Ju-on: The Grudge 2 Yuya Ozeki and Erika Kuroishi
Hiromi (Erika Kuroishi) craddles Chihura, whilst Toshio lingers
Ju-on: The Grudge and Ju-on: The Grudge 2 make a terrific double whammy ghost fest. If you haven’t seen either, make sure you indulge over the weekend; it’s Halloween remember, a perfect time to scare yourself and several mates shitless.

Here's the UK trailer:

Ju-on: The Grudge 2 DVD is courtesy of Madman Entertainment, and is also part of The Grudge Boxset (1 & 2), many thanks!

Ju-on: The Grudge

October 29th 2008 00:07
Ju-on: The Grudge movie poster
Hideo Nikata’s Ringu (1998) raised the bar high for J-horror with its insidious supernatural terror, otherworldly atmosphere and pervasive mood. It was followed by a genuinely impressive sequel Ringu 2 (1999). Takashi Shimizu cleared the bar, and then raised it even higher with Ju-on: The Grudge (2003), another atmospherically-drenched tale of malevolent spectres and dark supernatural energy.

In 1998 Shimizu was originally commissioned to make two short, scary vignettes for a Japan television show called Gakkô no kaidan G. After producers saw how simplistic, yet genuinely original and frightening his efforts were they approached him to make a feature. He delivered two low-budget “V-cinema” video movies (Ju-on and Ju-on 2) in 2000, using the ideas from the original vignettes. They were never released internationally, but were very successful in Japan. Thus Shimizu was given the green light to make a proper theatrically-released feature, so he decided to develop the Ju-on story concepts into one full-length movie set around a haunted house. The result was one hell of a ghost thriller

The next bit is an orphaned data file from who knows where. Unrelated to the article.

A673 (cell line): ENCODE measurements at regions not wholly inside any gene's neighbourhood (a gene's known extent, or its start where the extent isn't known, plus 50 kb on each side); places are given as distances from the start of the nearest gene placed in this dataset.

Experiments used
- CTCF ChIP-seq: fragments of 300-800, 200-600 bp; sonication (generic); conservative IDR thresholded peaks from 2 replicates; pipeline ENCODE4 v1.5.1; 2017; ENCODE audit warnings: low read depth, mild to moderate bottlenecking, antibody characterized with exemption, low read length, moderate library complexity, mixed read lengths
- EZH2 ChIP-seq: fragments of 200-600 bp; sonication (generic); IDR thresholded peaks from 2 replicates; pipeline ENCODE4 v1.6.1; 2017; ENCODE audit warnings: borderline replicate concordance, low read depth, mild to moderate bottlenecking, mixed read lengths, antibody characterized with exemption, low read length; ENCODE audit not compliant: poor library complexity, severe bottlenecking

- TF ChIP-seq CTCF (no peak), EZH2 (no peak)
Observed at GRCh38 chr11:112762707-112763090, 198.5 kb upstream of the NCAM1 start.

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Here's something to get excited about! George Romero began shooting a new zombie flick at the beginning of the month in Ontario. It’s an independent production with a cast of mostly unknowns; although several of the actors have Saw III (2006), IV (2007) and/or V (2008) on their resume, which gives me great concern for the calibre of acting.

Alan Van Sprang
Saw III's Alan Van Sprang
The screenplay is by Romero; the plot involves inhabitants of an isolated island off the North American coast who find their relatives rising from the dead to eat their kin. The leaders of the island feud over whether or not to kill their reanimated relatives or preserve them in hopes of finding a cure to the zombie plague.
Athena Karkanis
Saw IV and V's Athena Karkanis

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Donnie Darko - The Director's Cut

October 27th 2008 23:51
Donnie Darko - The Director's Cut movie poster
“Incidents when the fabric of the fourth dimension becomes corrupted are incredibly rare.”

Richard Kelly’s Donnie Darko (2001) is indeed a rare Hollywood beast; a dark psychological sf thriller that appears on the surface to be a high school drama; a cosmic puzzle that gets thematically deeper and more complex the more you try to piece it together. It’s a thoroughly enlightening piece of cinema designed as a mind toy that plays on your primal fears and the wonder of existence

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October 27th 2008 06:14
Martin movie poster
Martin (1977) is George A. Romero’s only paean to vampirism. For the rest of his filmography zombies pretty much rule the roost. Martin is a strange and schizophrenic creature; a psychological thriller, a dark character study, a twisted romance with mortality, a theological noir-horror, and an existential chamber piece on the themes of psychosis and loneliness.

Martin John Amplas
John Amplas as Martin
Martin might be a low-budget B-movie, but it has aspirations and a resonance that belies its inherent trappings. The acting isn’t much to write home about, and the blood effects are far from convincing, but there’s a sense of conviction that permeates the film, from all the cast and crew. In that it treats vampirism in a pseudo-realistic light makes Martin arguably Romero’s darkest hour (and a half). This is vampire as emotional cripple, one who deviously manipulates those around him in order to facilitate his addiction